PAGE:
Chris Harris, former licensed Senior Reactor Operator and engineer, June 19, 2014 (at 33:45 in): I do believe the part about it being a hydrogen explosion [at WIPP]– due to the decomposition of the green kitty litter — that causes a whole bunch of problems, and one of them is that this is a huge dirty bomb. >> Full interview here
Insight New Mexico interviews Don Hancock, director of the Nuclear Waste Safety program and administrator at Southwest Research and Information Center, June 12, 2014 (at 4:00 in): They haven’t been able to physically get to the one or more containers that… exploded, or had some kind of a deflagration. They had pictures of one container that’s clearly breached, has holes, the lid is off, there are signs that there’s melting around, small amounts of fire, etc… So clearly something major happened. We still don’t know how many containers are involved, I think it’s very likely that its more than the one… the reason I think there’s probably more than is while this particular container has 16 or 17 curies of plutonium and americium [592 billion to 629 billion becquerels] in it, which is a much larger amount than what the average container is, there are containers including ones sitting right beside it that have more radioactivity. We don’t know how much came out, but from what we do know, it looks to me that it was more than what could have come out of a single container. >> Watch the fwull interview here
Nuclear Hotseat #156, with host Libbe HaLevy, M.A., June 16, 2014 — Hancock (at 28:45 in): I think the evidence is pretty strong that there has to be more than one breached container. But the container that is breached… there are 54 other containers from that waste stream in the same room… I’m pretty convinced and other people that have looked at the data are pretty convinced that there’s got to be more than this one container that has leaked… there could be another container nearby that in fact caused the breach and because of its explosion, that forced this other container to leak. […] This morning the House Appropriations Committee, the US Congressional House released a draft report that will be considered by the full committee tomorrow morning in which they in essence say that their understanding is the ventilation system at WIPP and the exhaust shaft are so contaminated that they can never be used again… a new ventilation system and new exhaust shaft [are needed]… clearly they’ve said some things to members of the Houseand people in the House believe that they’re not going to be viable to us those parts of the WIPP anymore. […] At this point there are still risks of additional events happening… it’s going to keep going on and on and on for quite some time.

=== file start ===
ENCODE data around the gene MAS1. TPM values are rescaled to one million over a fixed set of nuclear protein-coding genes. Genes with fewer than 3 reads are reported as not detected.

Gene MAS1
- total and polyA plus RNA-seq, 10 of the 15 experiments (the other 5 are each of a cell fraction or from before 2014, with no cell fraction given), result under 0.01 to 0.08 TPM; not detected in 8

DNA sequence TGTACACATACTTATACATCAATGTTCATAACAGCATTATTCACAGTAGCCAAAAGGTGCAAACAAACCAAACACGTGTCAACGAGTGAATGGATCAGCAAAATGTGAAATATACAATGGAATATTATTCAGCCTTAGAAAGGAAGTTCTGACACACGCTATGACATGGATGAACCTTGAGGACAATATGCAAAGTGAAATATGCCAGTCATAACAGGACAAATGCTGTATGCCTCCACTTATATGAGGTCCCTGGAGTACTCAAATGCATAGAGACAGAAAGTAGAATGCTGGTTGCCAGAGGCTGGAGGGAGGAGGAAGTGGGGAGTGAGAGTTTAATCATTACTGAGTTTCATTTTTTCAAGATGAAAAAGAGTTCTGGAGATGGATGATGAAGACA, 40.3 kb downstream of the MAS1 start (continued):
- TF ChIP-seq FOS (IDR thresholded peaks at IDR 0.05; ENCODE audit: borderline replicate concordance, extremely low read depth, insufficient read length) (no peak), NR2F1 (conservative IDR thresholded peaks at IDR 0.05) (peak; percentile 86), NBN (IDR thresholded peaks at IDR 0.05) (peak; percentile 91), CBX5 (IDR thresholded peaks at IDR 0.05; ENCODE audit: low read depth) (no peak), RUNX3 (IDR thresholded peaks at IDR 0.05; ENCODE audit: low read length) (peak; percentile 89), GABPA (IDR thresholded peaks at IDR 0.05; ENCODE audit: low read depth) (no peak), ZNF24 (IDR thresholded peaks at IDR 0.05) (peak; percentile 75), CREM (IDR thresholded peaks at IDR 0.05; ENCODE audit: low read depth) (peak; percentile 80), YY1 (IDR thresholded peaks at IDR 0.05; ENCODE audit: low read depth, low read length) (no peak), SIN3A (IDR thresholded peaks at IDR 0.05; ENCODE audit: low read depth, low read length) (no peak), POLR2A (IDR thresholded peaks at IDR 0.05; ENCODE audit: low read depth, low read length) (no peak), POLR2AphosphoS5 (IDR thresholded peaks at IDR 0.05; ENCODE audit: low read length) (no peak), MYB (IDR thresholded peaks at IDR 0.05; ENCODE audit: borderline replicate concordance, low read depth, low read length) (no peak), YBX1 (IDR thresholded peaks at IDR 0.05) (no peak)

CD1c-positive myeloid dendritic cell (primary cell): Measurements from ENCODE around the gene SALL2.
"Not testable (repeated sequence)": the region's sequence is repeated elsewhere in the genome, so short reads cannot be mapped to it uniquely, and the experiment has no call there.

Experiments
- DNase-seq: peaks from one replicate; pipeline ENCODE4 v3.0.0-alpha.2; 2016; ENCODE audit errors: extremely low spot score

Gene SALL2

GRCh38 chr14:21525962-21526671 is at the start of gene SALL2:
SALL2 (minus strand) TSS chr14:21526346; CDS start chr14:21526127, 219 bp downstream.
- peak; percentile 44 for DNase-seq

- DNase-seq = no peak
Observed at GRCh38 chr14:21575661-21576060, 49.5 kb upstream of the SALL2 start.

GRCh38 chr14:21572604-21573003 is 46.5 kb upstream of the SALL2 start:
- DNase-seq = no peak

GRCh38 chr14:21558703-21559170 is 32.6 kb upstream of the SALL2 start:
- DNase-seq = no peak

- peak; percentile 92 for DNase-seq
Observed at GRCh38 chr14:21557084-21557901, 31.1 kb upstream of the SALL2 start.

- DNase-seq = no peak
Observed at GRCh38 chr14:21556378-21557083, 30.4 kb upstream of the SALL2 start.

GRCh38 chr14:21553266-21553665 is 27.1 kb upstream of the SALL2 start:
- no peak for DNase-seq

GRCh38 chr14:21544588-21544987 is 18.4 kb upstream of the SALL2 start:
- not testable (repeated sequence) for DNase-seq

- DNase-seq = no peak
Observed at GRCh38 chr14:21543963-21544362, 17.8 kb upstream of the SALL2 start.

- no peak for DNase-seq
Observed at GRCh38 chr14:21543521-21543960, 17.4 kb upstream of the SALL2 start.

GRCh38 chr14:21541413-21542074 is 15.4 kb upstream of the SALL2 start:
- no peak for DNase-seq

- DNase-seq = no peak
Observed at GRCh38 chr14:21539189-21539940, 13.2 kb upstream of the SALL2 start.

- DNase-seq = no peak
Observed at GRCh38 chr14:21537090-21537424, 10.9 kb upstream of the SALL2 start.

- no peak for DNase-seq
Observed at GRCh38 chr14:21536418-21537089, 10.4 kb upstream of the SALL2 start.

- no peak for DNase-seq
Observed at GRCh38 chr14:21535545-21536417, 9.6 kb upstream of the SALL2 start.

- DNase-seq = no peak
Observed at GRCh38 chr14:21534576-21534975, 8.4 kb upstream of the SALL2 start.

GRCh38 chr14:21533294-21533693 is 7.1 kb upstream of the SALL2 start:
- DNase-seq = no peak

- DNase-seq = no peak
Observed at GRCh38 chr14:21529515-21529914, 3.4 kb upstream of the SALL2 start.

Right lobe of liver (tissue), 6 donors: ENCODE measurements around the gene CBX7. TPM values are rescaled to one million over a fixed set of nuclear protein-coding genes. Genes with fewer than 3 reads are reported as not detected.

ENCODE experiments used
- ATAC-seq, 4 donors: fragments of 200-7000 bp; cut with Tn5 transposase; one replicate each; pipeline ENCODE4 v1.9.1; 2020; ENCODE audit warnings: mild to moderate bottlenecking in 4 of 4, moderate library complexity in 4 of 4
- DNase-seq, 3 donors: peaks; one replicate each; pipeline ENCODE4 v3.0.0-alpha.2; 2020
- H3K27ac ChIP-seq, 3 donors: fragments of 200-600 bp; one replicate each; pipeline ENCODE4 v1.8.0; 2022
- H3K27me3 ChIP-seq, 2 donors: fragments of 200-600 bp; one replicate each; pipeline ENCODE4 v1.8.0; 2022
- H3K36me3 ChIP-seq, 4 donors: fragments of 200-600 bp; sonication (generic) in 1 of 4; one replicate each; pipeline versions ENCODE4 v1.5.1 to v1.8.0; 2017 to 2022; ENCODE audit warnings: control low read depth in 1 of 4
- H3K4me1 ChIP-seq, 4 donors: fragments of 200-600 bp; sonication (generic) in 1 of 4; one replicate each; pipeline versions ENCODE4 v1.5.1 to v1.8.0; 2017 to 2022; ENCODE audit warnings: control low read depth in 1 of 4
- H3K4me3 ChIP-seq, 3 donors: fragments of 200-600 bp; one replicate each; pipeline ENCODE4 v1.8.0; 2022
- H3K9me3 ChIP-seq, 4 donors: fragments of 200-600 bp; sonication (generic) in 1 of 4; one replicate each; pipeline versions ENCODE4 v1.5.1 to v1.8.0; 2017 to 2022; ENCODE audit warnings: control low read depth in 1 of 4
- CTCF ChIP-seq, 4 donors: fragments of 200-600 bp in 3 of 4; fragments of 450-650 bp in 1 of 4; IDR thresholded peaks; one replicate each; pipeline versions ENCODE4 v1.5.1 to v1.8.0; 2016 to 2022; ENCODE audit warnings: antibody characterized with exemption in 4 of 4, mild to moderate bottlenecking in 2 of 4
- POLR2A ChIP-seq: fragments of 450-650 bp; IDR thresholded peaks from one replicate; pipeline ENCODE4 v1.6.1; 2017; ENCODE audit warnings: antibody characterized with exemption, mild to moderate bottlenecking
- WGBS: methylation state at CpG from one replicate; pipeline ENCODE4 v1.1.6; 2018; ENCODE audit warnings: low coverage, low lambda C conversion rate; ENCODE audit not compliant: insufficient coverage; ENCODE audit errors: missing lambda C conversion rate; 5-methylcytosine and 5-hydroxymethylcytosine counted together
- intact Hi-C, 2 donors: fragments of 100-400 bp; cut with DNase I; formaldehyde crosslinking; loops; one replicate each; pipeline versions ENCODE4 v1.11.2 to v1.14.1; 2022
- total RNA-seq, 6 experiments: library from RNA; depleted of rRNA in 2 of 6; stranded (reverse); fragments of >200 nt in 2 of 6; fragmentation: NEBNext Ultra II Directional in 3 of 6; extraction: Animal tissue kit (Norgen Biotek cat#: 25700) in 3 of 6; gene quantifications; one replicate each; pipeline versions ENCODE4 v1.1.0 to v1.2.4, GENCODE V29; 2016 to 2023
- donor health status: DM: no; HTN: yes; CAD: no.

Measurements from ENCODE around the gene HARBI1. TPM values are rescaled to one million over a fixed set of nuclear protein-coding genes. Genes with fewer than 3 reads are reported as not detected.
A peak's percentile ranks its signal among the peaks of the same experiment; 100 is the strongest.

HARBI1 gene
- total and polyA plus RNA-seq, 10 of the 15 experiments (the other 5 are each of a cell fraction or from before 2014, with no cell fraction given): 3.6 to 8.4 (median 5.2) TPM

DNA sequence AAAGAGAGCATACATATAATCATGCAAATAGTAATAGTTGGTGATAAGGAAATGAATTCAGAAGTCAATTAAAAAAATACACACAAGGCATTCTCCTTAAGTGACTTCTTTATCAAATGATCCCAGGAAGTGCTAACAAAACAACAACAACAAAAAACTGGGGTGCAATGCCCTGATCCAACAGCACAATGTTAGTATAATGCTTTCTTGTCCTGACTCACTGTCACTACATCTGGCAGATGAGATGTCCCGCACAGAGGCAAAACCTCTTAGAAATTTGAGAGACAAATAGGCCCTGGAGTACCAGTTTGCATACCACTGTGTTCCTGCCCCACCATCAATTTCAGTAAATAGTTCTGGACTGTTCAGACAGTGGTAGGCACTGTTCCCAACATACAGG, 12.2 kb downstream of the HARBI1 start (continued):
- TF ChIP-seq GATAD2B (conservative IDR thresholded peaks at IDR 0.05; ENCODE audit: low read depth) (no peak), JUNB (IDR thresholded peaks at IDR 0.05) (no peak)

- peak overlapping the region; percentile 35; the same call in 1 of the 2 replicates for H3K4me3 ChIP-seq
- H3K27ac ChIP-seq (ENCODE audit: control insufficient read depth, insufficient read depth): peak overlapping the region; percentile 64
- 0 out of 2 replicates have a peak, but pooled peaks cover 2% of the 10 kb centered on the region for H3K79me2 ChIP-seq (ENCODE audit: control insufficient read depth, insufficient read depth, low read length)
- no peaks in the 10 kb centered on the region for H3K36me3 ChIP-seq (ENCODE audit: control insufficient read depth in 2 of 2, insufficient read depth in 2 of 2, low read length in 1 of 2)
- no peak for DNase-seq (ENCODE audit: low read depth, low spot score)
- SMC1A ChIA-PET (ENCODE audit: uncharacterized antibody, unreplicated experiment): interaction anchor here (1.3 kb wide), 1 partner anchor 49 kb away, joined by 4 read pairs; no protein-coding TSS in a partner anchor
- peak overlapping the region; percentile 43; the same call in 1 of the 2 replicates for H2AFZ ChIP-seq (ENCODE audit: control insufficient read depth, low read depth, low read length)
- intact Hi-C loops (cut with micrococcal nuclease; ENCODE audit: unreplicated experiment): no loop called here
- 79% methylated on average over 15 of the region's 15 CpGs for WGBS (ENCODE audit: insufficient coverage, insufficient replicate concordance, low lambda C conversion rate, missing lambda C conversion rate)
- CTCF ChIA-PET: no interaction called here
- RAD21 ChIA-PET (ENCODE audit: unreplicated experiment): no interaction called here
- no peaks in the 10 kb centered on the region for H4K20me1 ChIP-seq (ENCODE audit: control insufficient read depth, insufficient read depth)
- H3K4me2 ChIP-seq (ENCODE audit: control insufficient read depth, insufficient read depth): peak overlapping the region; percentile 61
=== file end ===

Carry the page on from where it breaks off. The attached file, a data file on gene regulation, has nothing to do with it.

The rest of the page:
KEPR, May 14, 2014 (Emphasis Added): Serious and sometimes fatal birth defects are much more prevalent right here than anywhere else in the country. Benton, Franklin and Yakima Counties are being hit the hardest by neural tube defects, from spina bifida to anencephaly [fatal defect where large part of brain/skull is missing]. “it’s scary that the cause of this is such a mystery,” said Candelaria Murillo. […] Rate of babies being born without a brain in our part of the state is eight times the national average.